Endometriosis Symptoms, Causes, And Treatment

endometriosis symptoms causes treatment pelvic pain

Endometriosis is a condition where tissue similar to the one that grows inside the uterus grows on the outside of the uterine cavity. The tissue growing in the uterine wall is called the endometrium. The tissue can grow on other organs in the pelvis, including ovaries, bowel, and the tissue lining of the pelvis. Hormonal changes during the menstrual cycle can affect the misplaced tissues causing the areas where they grow to be inflamed and painful. With time the tissue swells, thickens, and breaks down. Once the tissue has broken down, it has nowhere to go and ends up trapped in the pelvis. If you suspect you have endometriosis, you should visit Ulas Bozdogan, MD, for more information.


Endometriosis symptoms will vary from one person to the other. Some people experience mild symptoms, while others will experience severe symptoms. Contrary to popular belief, the severity of pain does not indicate the stage of the condition. A patient might be in the early staged and be in agonizing pain while another will have a severe form of the disease and only experience slight discomfort. If you have endometriosis, you will experience the below symptoms. 

● Pain. It is the most common symptom. Women with endometriosis experience excruciating menstrual cramps that can worsen with time. They also experience painful bowel movements and pain during or after sex. 

● Bleeding and spotting. It is not uncommon for women with endometriosis to bleed in between their menstrual periods. Although the bleeding could be caused by something other than endometriosis so you are advised to see a doctor.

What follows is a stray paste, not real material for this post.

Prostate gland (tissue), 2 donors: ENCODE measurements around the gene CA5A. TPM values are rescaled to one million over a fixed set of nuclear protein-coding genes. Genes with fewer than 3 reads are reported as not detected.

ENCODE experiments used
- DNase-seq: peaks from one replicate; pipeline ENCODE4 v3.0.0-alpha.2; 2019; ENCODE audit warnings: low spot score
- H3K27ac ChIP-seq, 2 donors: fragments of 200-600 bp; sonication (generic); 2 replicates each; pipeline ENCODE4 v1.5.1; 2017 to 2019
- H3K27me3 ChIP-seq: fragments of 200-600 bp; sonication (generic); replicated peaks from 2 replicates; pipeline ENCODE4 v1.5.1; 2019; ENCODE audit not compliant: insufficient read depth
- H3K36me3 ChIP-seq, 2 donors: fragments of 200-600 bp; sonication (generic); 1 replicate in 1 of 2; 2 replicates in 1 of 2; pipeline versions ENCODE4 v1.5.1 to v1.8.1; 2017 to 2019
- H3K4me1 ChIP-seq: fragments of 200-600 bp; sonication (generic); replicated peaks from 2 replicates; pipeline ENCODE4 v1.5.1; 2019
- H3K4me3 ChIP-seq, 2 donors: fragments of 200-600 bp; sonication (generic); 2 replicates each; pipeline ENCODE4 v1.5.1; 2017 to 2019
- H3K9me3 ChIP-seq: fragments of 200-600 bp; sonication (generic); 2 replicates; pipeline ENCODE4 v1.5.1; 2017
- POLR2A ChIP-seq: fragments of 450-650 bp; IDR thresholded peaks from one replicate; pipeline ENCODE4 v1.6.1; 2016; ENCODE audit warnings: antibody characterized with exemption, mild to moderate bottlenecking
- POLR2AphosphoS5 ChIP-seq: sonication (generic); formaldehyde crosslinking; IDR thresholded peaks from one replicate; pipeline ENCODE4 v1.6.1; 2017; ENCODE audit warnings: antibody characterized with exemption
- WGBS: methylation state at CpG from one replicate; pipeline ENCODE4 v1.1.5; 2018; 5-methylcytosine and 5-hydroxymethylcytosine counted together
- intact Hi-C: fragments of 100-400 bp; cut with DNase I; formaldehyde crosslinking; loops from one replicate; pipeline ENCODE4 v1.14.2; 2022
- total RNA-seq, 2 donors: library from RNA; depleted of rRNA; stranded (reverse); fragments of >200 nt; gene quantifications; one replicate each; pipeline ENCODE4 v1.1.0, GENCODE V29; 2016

● Infertility is one of the many complications associated with endometriosis. 


Even though the exact cause of endometriosis is not known but there are a few possible explanations; 

● Retrograde menstruation. This is where menstruation blood flows back into the fallopian tubes and into the pelvic cavity rather than flowing out of the body. The endometrial cells in the menstrual blood stick to the organs in the pelvis where they grow and thicken 

● Surgical scar implantation. After undergoing surgery or a C-section, the endometrial cells can attach themselves to the incision. 

● Immune system disorder. When your immune system is not functioning as it should be and it is unable to recognize and destroy any endometrial tissue growing outside of the uterus. 

Several factors could make you at a high risk of developing endometriosis such as; 

● Short menstrual cycles 
● Heavy menstrual periods that last over seven days 
● Higher estrogen levels than normal 
● Never giving birth 


If left untreated, the condition can disrupt your life. Endometriosis does not have a cure, but it is possible to manage the symptoms. Medication and surgical options are some options to manage the symptoms. The doctors will first stick to conservative treatments before recommending surgery if the condition does not get better. Treatment includes; 

● Pain medication. Over the counter medicines can help manage the pain. However, the pain medication should be taken with precaution. 

● Hormone therapy. Taking supplemental hormones can help with the pain and also stops the progression of the condition. 

● Hormonal contraceptives 

● Hysterectomy 

This is the last resort if the condition does not improve with other treatments. 

There is very little information about endometriosis, but with more education, fewer women have to undergo painful menstrual periods. With the right treatment, the pain can be managed.

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